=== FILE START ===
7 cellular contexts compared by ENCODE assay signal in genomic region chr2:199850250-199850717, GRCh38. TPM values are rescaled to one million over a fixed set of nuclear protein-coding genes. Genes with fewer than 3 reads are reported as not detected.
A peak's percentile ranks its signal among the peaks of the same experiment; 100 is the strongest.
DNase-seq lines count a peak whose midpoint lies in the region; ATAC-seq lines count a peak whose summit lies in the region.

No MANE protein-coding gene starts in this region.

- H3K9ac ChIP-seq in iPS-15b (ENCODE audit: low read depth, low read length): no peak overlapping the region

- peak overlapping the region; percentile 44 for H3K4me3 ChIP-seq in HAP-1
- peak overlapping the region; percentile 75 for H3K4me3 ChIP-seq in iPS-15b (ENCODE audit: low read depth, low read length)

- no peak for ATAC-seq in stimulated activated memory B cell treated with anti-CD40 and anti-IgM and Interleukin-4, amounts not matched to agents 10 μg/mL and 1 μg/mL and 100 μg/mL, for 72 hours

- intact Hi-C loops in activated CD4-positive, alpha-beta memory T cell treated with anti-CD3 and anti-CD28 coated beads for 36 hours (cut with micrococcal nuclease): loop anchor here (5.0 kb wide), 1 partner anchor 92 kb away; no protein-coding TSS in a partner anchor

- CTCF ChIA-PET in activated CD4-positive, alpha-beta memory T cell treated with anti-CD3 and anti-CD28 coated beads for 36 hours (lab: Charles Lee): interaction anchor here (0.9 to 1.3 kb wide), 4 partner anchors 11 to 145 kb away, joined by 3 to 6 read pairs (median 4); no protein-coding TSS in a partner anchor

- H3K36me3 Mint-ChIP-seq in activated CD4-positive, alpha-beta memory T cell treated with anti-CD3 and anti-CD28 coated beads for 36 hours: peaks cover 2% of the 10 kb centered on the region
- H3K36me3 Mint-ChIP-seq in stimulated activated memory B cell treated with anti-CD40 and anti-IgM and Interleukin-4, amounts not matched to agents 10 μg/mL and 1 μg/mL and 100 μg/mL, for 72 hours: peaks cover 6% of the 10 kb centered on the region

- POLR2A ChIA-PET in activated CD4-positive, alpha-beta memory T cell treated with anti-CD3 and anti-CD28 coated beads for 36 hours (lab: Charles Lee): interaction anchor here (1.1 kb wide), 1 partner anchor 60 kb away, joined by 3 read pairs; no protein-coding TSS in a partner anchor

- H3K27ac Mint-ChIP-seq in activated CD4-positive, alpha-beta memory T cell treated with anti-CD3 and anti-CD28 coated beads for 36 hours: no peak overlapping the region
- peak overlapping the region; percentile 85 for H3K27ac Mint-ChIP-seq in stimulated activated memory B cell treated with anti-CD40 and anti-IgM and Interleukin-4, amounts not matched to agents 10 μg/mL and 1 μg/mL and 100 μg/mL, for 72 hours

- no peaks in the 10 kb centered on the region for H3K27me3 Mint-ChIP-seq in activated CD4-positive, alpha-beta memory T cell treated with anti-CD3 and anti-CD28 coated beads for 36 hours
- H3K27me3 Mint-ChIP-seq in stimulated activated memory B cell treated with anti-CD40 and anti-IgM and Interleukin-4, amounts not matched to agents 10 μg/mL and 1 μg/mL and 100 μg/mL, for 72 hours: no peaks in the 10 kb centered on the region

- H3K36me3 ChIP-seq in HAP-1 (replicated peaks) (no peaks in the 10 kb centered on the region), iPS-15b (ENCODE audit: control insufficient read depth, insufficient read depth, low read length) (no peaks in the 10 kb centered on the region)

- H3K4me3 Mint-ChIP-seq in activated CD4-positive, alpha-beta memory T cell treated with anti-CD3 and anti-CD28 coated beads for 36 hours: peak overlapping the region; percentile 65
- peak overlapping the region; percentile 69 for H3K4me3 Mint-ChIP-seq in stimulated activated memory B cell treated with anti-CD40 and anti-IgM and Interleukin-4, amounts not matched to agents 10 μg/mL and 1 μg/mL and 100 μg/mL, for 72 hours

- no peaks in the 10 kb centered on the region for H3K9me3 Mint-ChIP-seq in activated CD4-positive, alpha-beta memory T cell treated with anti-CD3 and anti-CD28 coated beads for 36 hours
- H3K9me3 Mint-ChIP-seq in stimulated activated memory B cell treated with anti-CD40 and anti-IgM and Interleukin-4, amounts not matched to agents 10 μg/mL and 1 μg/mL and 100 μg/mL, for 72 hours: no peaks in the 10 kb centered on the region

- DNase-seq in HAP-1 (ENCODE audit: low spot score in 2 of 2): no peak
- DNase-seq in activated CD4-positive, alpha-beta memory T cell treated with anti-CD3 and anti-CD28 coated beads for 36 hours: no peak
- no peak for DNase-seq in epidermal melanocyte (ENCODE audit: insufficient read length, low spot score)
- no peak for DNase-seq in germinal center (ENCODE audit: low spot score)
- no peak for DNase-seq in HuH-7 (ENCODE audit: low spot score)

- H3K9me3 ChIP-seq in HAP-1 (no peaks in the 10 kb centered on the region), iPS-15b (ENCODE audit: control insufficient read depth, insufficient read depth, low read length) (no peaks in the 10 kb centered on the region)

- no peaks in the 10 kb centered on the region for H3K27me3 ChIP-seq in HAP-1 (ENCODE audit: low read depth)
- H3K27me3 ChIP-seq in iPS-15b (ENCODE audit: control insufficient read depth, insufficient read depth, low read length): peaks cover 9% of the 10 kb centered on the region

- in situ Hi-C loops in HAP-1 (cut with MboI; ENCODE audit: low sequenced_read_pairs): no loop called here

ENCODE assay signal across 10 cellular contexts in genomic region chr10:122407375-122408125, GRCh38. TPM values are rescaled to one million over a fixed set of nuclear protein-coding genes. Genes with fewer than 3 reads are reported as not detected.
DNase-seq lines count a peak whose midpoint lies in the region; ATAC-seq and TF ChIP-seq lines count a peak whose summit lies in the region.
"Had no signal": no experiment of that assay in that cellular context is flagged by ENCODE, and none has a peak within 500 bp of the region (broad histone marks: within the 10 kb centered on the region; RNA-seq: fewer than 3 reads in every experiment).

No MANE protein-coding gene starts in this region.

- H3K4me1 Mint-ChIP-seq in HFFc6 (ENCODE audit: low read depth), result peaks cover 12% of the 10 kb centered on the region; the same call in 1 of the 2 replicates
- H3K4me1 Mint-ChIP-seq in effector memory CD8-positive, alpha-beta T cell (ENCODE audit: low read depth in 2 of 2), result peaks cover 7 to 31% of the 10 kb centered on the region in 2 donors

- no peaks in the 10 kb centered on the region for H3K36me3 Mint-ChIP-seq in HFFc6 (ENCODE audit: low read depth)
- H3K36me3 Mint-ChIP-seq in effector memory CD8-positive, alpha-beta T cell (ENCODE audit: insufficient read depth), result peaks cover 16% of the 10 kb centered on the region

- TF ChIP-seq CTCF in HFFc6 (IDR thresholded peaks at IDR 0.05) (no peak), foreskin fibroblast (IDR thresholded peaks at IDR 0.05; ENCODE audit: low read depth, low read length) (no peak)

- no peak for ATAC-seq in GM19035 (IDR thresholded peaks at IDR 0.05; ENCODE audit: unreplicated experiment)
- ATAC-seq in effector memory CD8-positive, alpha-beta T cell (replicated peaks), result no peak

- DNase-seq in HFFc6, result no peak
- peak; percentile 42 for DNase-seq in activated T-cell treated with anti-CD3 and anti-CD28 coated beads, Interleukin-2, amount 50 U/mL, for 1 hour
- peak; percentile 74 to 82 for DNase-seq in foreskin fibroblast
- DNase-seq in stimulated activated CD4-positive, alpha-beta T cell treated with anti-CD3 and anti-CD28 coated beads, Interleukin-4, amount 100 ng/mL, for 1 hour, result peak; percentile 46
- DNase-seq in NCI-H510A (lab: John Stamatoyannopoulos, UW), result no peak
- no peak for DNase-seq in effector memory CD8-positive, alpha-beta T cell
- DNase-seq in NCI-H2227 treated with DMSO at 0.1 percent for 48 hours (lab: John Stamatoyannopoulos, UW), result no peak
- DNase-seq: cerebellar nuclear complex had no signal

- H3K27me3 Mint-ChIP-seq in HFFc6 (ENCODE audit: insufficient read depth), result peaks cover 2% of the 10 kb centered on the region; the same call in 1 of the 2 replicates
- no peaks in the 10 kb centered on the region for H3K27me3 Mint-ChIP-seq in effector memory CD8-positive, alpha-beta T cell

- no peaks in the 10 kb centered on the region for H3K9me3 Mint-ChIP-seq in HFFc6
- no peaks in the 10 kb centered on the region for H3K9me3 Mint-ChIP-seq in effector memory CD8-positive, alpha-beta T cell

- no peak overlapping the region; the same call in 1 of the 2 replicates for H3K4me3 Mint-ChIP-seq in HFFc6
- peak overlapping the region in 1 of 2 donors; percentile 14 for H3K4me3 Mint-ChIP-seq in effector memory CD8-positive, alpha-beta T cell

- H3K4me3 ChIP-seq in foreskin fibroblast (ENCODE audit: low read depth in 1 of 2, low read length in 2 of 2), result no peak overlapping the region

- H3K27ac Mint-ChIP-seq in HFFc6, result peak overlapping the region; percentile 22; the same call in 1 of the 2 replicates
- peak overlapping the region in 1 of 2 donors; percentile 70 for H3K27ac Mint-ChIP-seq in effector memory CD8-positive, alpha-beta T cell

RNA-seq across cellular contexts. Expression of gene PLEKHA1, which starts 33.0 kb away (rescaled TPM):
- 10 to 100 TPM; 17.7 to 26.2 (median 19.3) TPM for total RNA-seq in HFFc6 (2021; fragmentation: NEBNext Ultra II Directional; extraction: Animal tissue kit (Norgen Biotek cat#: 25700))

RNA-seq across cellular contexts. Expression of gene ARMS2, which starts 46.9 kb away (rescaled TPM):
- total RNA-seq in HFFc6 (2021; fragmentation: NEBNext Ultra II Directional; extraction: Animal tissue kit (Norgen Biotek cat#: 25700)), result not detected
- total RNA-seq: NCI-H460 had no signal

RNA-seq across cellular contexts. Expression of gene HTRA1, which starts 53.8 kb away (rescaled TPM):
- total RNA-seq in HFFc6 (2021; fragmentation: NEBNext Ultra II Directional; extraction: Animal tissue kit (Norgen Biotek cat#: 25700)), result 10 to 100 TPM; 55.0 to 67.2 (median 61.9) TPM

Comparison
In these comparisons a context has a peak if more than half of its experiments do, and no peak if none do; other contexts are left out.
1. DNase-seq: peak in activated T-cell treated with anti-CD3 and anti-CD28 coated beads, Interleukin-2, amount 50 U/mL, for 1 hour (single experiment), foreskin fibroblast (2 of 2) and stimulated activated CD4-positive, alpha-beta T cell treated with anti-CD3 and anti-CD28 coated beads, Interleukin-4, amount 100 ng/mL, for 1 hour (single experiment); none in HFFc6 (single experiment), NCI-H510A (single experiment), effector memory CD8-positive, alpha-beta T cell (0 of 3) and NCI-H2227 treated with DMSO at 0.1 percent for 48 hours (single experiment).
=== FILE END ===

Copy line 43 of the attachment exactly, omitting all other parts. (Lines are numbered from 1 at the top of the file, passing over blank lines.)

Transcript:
- DNase-seq in HFFc6, result no peak